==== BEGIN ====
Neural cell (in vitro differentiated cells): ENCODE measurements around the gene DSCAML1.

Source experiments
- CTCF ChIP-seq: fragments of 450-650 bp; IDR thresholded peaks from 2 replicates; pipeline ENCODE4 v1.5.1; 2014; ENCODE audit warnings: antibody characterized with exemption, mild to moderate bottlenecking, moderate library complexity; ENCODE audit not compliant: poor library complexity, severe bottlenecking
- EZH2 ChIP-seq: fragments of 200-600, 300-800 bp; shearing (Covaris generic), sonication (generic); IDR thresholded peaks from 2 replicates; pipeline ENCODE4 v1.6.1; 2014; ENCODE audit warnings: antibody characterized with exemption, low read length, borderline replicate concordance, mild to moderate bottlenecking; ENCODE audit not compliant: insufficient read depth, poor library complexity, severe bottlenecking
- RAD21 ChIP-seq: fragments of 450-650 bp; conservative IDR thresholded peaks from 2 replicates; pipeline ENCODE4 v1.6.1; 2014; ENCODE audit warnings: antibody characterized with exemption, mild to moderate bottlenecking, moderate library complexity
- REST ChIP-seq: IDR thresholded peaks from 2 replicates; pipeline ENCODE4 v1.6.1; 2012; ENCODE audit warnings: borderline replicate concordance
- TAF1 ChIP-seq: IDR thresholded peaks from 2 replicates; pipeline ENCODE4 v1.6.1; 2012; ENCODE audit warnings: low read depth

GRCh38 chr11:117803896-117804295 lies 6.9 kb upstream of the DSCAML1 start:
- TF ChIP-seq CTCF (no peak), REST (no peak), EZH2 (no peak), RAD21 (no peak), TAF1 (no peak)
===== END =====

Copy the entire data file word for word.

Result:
Neural cell (in vitro differentiated cells): ENCODE measurements around the gene DSCAML1.

Source experiments
- CTCF ChIP-seq: fragments of 450-650 bp; IDR thresholded peaks from 2 replicates; pipeline ENCODE4 v1.5.1; 2014; ENCODE audit warnings: antibody characterized with exemption, mild to moderate bottlenecking, moderate library complexity; ENCODE audit not compliant: poor library complexity, severe bottlenecking
- EZH2 ChIP-seq: fragments of 200-600, 300-800 bp; shearing (Covaris generic), sonication (generic); IDR thresholded peaks from 2 replicates; pipeline ENCODE4 v1.6.1; 2014; ENCODE audit warnings: antibody characterized with exemption, low read length, borderline replicate concordance, mild to moderate bottlenecking; ENCODE audit not compliant: insufficient read depth, poor library complexity, severe bottlenecking
- RAD21 ChIP-seq: fragments of 450-650 bp; conservative IDR thresholded peaks from 2 replicates; pipeline ENCODE4 v1.6.1; 2014; ENCODE audit warnings: antibody characterized with exemption, mild to moderate bottlenecking, moderate library complexity
- REST ChIP-seq: IDR thresholded peaks from 2 replicates; pipeline ENCODE4 v1.6.1; 2012; ENCODE audit warnings: borderline replicate concordance
- TAF1 ChIP-seq: IDR thresholded peaks from 2 replicates; pipeline ENCODE4 v1.6.1; 2012; ENCODE audit warnings: low read depth

GRCh38 chr11:117803896-117804295 lies 6.9 kb upstream of the DSCAML1 start:
- TF ChIP-seq CTCF (no peak), REST (no peak), EZH2 (no peak), RAD21 (no peak), TAF1 (no peak)